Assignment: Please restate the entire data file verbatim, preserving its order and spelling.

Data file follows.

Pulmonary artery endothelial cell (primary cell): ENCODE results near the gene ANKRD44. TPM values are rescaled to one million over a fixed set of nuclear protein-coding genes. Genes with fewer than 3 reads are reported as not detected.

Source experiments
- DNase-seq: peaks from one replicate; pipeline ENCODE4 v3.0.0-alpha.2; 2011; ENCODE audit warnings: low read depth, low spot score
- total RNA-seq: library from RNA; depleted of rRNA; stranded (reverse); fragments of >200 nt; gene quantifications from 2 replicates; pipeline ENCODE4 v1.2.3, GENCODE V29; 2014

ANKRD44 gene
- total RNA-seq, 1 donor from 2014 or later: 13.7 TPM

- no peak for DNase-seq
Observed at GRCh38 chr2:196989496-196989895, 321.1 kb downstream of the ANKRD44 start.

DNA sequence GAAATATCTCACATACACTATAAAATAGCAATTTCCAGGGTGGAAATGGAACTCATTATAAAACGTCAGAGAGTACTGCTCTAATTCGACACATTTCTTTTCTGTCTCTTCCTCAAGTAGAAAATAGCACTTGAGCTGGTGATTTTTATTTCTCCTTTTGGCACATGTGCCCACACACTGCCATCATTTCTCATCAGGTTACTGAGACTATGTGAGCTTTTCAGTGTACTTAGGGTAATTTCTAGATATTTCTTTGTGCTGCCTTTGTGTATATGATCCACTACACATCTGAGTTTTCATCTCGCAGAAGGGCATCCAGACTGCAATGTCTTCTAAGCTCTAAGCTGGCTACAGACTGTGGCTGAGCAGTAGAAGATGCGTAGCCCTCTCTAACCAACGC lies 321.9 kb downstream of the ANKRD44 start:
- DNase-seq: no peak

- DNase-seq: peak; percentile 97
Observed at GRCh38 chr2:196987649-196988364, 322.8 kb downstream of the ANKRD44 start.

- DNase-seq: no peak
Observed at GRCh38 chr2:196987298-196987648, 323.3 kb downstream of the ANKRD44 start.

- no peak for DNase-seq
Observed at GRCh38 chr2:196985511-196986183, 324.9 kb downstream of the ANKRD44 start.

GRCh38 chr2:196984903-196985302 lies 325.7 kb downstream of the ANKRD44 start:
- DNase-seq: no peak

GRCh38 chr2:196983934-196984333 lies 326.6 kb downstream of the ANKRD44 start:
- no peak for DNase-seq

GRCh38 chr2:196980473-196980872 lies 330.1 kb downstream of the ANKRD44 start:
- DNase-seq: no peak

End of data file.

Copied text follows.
Pulmonary artery endothelial cell (primary cell): ENCODE results near the gene ANKRD44. TPM values are rescaled to one million over a fixed set of nuclear protein-coding genes. Genes with fewer than 3 reads are reported as not detected.

Source experiments
- DNase-seq: peaks from one replicate; pipeline ENCODE4 v3.0.0-alpha.2; 2011; ENCODE audit warnings: low read depth, low spot score
- total RNA-seq: library from RNA; depleted of rRNA; stranded (reverse); fragments of >200 nt; gene quantifications from 2 replicates; pipeline ENCODE4 v1.2.3, GENCODE V29; 2014

ANKRD44 gene
- total RNA-seq, 1 donor from 2014 or later: 13.7 TPM

- no peak for DNase-seq
Observed at GRCh38 chr2:196989496-196989895, 321.1 kb downstream of the ANKRD44 start.

DNA sequence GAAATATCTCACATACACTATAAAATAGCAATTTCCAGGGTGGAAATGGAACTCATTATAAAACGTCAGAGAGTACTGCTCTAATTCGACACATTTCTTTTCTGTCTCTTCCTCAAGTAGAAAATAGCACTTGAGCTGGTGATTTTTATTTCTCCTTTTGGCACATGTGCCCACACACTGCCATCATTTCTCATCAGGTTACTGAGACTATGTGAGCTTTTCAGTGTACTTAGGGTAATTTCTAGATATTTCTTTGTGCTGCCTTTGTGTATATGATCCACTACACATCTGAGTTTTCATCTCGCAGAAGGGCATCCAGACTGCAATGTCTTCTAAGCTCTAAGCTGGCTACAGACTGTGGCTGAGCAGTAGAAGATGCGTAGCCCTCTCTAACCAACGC lies 321.9 kb downstream of the ANKRD44 start:
- DNase-seq: no peak

- DNase-seq: peak; percentile 97
Observed at GRCh38 chr2:196987649-196988364, 322.8 kb downstream of the ANKRD44 start.

- DNase-seq: no peak
Observed at GRCh38 chr2:196987298-196987648, 323.3 kb downstream of the ANKRD44 start.

- no peak for DNase-seq
Observed at GRCh38 chr2:196985511-196986183, 324.9 kb downstream of the ANKRD44 start.

GRCh38 chr2:196984903-196985302 lies 325.7 kb downstream of the ANKRD44 start:
- DNase-seq: no peak

GRCh38 chr2:196983934-196984333 lies 326.6 kb downstream of the ANKRD44 start:
- no peak for DNase-seq

GRCh38 chr2:196980473-196980872 lies 330.1 kb downstream of the ANKRD44 start:
- DNase-seq: no peak